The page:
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Discussion Starter · #1 ·
Hi all thought id point you all to an 18min clip on guba showing the beetle being built in wolfsburg in 1967.

Very interesting stuff and may help answer some assembly questions for all you buffs

enjoy but it is 75mb so you need broadband
be patient and make sure you have flash

http://www.guba.com/watch/3000018565
 

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Cool, thanks! Just downloading it now

Are you sure it's 1967? The tail lights on one of the cars had reversing lights in it - '68 or '69 style?

Moby or Peter can probably tell what size the engine is from the crank grinding in the first 10 seconds :D
 

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Discussion Starter · #3 ·
lol Im sure most if not all of it is 67, I do belive true wizard magic went on in that factory but if you think about it they would be producing 67's alongside the new 68s in the year of 1967.

That is unless on the chime of midnight goblins make all the 68s in one night for the new model year.

:) ;)
 

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opl505e said:
That is unless on the chime of midnight goblins make all the 68s in one night for the new model year.
Oooh, good call on the goblins!

The only other explanation is they used some older film and released it in '68 or '69. But I prefer the goblins theory :D
 

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I'm an IT novice - is there a way of saving the clip?

My usual 'right click' - 'save as' trick doesn't work with this clip?
 

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last_triumph said:
I'm an IT novice - is there a way of saving the clip?

My usual 'right click' - 'save as' trick doesn't work with this clip?
I managed to save it but you have to be a bit sneaky to do it as unlike some vids hosted on there , this one doesnt have a download button :(

Right clikc on the ipod button and choose save as... It will save as a mp4 file (can be played with various things including quicktime) , If that doesnt work do it again and choose the psp button instead but the ipod one is more likely to work. :)

I know one of them works as i have it sat here now on my desktop :D

56k Dialup Warning ... Beware its a 178mb download :eek:
 

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opl505e said:
....That is unless on the chime of midnight goblins make all the 68s in one night for the new model year....
That's more or less what happened (plus throw in the summer vacation).

Check out the automated bodyshell construction. They called that the "Carousel" and they first implemented that system in the mid-1950's! Many people would never associate the Bug with automated production techniques. AFAIK, the Wolfsburg plant was never able to top the 4,000 per day Bug production, at that plant, with any other model.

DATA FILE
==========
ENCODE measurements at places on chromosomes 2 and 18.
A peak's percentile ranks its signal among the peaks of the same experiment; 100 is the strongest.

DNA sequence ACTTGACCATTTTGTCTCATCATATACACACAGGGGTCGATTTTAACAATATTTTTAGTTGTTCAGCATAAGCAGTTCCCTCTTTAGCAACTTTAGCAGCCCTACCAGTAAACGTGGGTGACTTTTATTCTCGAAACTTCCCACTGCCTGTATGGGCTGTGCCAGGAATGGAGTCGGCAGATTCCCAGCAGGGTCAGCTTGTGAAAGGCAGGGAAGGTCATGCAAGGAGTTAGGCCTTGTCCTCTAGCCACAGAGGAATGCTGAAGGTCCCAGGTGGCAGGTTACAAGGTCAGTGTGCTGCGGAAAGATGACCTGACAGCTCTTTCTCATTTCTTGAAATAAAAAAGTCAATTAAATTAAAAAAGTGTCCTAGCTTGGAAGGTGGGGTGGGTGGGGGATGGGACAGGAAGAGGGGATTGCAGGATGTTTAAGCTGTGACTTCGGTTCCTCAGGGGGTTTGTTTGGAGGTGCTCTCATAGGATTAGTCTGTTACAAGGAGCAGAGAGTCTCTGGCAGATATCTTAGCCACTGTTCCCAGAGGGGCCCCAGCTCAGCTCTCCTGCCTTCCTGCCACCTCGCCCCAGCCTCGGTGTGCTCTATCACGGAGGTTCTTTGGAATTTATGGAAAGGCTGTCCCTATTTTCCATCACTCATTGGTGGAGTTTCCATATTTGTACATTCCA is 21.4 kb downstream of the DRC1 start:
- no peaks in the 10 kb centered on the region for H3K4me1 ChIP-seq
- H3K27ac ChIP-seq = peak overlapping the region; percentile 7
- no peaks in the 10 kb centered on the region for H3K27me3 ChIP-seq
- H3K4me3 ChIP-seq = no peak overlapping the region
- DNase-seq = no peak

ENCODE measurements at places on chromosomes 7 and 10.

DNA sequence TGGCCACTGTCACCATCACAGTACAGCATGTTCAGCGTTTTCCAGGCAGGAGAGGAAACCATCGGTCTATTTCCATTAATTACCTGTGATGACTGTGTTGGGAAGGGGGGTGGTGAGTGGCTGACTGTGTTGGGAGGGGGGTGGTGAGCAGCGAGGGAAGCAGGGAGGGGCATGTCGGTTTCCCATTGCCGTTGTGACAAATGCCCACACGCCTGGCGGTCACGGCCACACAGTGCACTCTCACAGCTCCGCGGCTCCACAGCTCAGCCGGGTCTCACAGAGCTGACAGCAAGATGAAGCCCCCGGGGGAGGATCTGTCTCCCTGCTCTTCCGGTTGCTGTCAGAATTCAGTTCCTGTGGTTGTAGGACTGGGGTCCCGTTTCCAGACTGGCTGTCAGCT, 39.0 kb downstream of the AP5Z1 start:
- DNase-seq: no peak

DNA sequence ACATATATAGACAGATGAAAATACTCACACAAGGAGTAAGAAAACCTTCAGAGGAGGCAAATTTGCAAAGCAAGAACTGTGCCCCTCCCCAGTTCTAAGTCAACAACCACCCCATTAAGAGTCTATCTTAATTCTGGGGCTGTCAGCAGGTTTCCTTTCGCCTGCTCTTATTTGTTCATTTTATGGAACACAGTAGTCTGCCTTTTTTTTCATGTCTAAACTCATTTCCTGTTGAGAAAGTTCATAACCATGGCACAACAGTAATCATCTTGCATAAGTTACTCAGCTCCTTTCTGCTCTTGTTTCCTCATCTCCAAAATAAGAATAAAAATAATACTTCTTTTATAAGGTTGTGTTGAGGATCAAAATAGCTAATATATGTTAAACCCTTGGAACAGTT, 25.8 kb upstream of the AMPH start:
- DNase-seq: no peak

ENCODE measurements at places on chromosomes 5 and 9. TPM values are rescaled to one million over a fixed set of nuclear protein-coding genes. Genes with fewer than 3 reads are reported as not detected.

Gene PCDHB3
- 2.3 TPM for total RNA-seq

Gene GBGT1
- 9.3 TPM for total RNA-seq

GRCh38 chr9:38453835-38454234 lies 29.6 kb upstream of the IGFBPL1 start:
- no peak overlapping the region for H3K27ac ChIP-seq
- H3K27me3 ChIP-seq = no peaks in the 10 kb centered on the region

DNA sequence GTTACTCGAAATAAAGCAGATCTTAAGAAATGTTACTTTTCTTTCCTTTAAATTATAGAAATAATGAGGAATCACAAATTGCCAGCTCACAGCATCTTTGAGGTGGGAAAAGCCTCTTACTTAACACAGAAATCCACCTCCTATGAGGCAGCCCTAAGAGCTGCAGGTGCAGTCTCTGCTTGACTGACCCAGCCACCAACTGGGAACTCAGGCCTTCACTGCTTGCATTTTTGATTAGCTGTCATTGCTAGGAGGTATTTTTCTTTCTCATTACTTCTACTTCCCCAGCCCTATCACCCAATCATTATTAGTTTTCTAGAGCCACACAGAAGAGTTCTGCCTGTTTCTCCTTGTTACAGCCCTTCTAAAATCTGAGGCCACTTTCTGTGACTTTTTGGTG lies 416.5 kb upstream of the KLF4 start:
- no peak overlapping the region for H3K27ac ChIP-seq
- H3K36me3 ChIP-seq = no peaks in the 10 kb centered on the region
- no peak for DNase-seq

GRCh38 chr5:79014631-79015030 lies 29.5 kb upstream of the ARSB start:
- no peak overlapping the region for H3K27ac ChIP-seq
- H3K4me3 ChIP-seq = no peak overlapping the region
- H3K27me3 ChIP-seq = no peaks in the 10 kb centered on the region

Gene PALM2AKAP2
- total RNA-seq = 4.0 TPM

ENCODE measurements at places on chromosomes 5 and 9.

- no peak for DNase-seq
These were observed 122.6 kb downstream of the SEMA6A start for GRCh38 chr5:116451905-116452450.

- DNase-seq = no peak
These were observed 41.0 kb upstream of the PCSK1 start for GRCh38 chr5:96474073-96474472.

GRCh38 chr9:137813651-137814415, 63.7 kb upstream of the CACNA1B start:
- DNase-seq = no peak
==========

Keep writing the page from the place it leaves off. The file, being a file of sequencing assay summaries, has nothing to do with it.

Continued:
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What was their tool change time on the big 500 ton presses?

At that time the Japanese had it down to about 1 hour - at the time BMC (Rover) were taking 1 shift. ho hum!
 

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Interesting that the narrator says a tooling die (for the roof panel I think?) must last for 100,000 parts - that means they would have needed almost 20 of them a year! In the late 60s they were making almost 2 million Beetles a year, although this was from factories all over the world.

Does anyone know how the dies were made? I think they were CNC machined and then hand fettled at the end, is that what was being shown with the door pressings?

The paint process was amazing too, I can't believe all that sanding by hand that was done everywhere, even inside the glovebox! The quality shows though, if you want to look at a really good paint finish now, don't look at a modern Mercedes with orange peel everywhere - have a look at the original paint inside a 60s Beetle :D
 

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garethj said:
Does anyone know how the dies were made? I think they were CNC machined and then hand fettled at the end, is that what was being shown with the door pressings?
The dies would be pantographed.
There is a master 'model' which could be at 2 x scale. A pantograph machine, ie something that looks like the old draughting board machines is used to scaled down the operators movements as he (always a he in '68) moved a stylus with twice the cutters radius over the surface. The tool steel for the die would have been flogged out to a rough shape of the pressing and this method would be used to get the final curves.

If you look at a car of that time, Beetle included there are no sharp edges in the pressings - neither the die making nor the pressing technology could cope.

It was all semi-automated.

(I was a die/mould designer in a former former life)
 
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